Pan American Games

Pan American Games
Pan American Games
Flag of PASO.svg
Charter • PASO • NOCs • Symbols
Sports • Competitors
Medal tables • Medalists • Ceremonies

The Pan-American or Pan American Games (also known colloquially as the Pan Am Games) are a major event in the Americas featuring summer and formerly winter sports, in which thousands of athletes participate in a variety of competitions. The Pan American Games are the second largest multi-sport event after the Summer Olympics.[1] The competition is held between athletes from nations of the Americas, held every four years in the year before the Summer Olympic Games. There also has been one edition of the Winter Pan American Games in 1990. The Pan American Games were last held in Guadalajara in 2011. The next edition of the Games will be held in Toronto in 2015. Since 2007, host cities are contracted to manage both the Pan American and the Parapan American Games,[2] in which athletes with physical disabilities compete against one another. The Parapan American Games are held immediately following their respective Pan American Games. PASO is the governing body of the Pan American Games movement, whose structure and actions are defined by the Olympic Charter.[2]

The Pan American Games Movement consists of international sports federations (IFs), National Olympic Committees (NOCs) that are recognized by PASO, and organizing committees for each specific Pan American Games. As the decision-making body, PASO (Pan American Sports Organization) is responsible for choosing the host city for each Pan American Games. The host city is responsible for organizing and funding a celebration of the Games consistent with Olympic Charter (since PASO is affiliated with the IOC, the Olympic Charter) and rules. The Pan American Games program, consisting of the sports to be contested at the Games, is also determined by PASO. The celebration of the Games encompasses many rituals and symbols, such as the flag and torch, as well as the opening and closing ceremonies. There are over 5,000 athletes that compete at the Pan American Games in 36 different sports and nearly 400 events. The first, second, and third place finishers in each event receive gold, silver, and bronze medals, respectively.[3]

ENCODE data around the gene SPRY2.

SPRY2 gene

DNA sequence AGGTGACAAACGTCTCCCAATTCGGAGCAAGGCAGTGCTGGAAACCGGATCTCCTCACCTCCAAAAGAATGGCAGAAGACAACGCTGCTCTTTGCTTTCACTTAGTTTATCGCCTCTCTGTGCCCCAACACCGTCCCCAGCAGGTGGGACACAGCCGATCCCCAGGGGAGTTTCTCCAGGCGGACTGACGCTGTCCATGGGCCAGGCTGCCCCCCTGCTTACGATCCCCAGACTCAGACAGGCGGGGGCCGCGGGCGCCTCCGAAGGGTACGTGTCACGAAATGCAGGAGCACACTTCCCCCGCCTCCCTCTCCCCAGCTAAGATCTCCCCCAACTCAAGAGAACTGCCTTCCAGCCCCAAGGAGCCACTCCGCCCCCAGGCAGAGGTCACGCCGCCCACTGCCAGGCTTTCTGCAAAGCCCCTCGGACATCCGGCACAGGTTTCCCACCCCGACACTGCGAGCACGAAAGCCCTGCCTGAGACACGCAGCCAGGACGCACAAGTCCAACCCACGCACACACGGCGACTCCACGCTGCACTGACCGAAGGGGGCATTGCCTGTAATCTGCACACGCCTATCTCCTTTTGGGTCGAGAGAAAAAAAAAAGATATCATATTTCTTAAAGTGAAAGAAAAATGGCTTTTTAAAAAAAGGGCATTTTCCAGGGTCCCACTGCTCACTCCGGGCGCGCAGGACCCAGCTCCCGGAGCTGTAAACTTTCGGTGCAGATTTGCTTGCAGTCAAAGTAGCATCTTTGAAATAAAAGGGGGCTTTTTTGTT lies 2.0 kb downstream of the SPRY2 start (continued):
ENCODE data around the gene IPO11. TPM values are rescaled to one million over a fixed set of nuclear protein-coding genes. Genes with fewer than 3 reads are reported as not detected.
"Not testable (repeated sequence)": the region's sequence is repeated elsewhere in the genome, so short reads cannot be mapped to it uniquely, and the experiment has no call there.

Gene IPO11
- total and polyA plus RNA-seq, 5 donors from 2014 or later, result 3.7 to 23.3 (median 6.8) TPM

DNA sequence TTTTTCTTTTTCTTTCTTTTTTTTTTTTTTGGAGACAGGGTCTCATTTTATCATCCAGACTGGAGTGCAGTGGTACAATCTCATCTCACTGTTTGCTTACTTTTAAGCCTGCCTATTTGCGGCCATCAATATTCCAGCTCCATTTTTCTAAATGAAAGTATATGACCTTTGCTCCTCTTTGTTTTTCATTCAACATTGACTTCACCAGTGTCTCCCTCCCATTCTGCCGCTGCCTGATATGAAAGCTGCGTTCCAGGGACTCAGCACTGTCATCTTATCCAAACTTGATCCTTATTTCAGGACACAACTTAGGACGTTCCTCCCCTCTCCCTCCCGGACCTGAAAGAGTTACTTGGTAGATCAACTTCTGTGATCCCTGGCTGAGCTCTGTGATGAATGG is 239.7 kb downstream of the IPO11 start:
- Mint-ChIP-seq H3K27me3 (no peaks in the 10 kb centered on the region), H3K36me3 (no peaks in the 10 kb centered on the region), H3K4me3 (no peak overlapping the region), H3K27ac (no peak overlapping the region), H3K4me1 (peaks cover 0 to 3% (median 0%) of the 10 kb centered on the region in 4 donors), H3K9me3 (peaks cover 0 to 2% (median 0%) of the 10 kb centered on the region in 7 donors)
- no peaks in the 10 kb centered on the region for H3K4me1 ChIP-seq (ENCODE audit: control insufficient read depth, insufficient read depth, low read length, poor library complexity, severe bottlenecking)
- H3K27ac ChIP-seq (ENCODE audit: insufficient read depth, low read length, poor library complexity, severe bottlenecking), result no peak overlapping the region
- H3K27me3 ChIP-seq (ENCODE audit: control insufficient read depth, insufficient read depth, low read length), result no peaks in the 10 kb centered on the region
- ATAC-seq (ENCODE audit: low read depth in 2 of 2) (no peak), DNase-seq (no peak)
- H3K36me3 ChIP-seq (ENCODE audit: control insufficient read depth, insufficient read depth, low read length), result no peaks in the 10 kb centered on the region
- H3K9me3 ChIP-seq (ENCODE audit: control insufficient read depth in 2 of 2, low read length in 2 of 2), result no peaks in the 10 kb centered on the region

Early Games

The official logo of the first ever Pan American Games in 1951 in Buenos Aires, Argentina.

The idea of holding a Pan American Games dates back to the hosting of the 1932 Summer Olympics in Los Angeles, United States. Latin American representatives of the International Olympic Committee (IOC) who were inspired by the holding of the first Central American Games in 1926, proposed the creation of a competition that would include all the countries of the Americas, for the purpose of strengthening sport activities in the region. The idea resulted also in the first ever Pan American Sports Congress, held in Buenos Aires, Argentina in 1940. The Congress determined that the inaugural games would be held in 1942 in Buenos Aires, plans that were eventually postponed due to World War II. At the end of the war, a second Pan American Sports Congress in London during the 1948 Summer Olympic Games, confirmed Buenos Aires as the host for the first Pan American Games, which were finally scheduled for 1951. Competitions started on February 25 and included 2,513 athletes from 21 countries, competing in 18 sports.[4] Countries that were part of the Commonwealth of Nations such as Canada did not compete at the first Pan American Games.[5] The second edition of Pan American Games, were the first to be held in the Central American and Caribbean region as they were held in Mexico City, Mexico. Competitions started on March 12 and included 2,583 athletes from 22 countries, competing in 17 sports.[6] The Pan American Games were held subsequently every four years in the cities of Chicago, United States in 1959, São Paulo, Brazil in 1963 and Winnipeg, Canada in 1967.[6]

Recent Games

Flag of the participating countries flying at the 2007 Pan American Games athlete's village.